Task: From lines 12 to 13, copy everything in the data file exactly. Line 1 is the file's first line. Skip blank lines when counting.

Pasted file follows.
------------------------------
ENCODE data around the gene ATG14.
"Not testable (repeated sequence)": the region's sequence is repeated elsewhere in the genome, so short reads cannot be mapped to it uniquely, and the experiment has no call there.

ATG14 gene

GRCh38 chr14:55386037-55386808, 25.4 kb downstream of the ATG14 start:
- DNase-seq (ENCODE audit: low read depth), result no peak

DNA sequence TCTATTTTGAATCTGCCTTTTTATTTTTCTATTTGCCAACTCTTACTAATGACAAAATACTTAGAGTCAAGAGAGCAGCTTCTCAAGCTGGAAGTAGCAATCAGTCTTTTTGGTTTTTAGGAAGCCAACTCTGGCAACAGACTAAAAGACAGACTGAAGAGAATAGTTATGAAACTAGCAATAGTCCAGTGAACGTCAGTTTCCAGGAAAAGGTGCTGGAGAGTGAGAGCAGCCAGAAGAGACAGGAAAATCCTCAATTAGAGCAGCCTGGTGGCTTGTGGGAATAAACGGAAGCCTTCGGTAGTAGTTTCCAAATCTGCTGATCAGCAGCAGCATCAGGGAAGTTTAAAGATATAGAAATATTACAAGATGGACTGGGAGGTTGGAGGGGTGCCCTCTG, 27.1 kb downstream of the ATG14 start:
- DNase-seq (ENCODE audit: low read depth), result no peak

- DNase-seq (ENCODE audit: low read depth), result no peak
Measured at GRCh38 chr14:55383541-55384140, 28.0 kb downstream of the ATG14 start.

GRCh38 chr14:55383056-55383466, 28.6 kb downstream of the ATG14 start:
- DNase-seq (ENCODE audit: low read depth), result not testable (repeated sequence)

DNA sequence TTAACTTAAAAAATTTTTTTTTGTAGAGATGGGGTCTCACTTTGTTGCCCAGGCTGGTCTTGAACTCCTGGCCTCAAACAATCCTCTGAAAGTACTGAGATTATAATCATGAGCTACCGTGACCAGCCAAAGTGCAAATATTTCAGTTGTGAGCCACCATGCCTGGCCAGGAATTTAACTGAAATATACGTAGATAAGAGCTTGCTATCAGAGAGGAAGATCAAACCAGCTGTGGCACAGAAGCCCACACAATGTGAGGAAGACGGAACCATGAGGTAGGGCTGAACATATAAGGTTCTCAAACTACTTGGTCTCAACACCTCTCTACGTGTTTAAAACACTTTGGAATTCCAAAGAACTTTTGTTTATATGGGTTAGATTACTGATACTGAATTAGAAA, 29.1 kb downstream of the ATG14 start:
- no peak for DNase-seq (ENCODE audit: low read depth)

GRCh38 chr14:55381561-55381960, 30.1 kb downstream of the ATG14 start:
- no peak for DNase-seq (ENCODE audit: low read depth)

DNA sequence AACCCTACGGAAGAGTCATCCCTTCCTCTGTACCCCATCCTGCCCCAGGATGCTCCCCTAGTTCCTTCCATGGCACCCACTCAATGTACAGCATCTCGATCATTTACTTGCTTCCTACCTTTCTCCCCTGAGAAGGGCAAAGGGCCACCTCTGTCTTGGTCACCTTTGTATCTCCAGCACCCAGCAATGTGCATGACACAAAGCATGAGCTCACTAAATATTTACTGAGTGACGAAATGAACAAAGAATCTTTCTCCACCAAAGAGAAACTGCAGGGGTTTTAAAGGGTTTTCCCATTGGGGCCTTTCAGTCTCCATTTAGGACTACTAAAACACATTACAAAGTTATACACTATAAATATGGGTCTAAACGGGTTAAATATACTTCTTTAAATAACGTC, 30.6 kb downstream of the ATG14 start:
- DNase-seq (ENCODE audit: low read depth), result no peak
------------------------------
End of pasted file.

DNA sequence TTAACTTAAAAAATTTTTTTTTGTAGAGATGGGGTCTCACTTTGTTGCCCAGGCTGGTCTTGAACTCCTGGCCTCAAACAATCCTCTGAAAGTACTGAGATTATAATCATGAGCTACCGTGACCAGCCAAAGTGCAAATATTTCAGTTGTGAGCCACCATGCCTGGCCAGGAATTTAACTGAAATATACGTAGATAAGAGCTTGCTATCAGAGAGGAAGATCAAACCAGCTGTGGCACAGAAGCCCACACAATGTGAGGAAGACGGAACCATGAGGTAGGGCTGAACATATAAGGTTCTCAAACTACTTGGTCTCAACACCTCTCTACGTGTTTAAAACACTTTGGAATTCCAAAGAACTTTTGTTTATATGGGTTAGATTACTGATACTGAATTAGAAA, 29.1 kb downstream of the ATG14 start:
- no peak for DNase-seq (ENCODE audit: low read depth)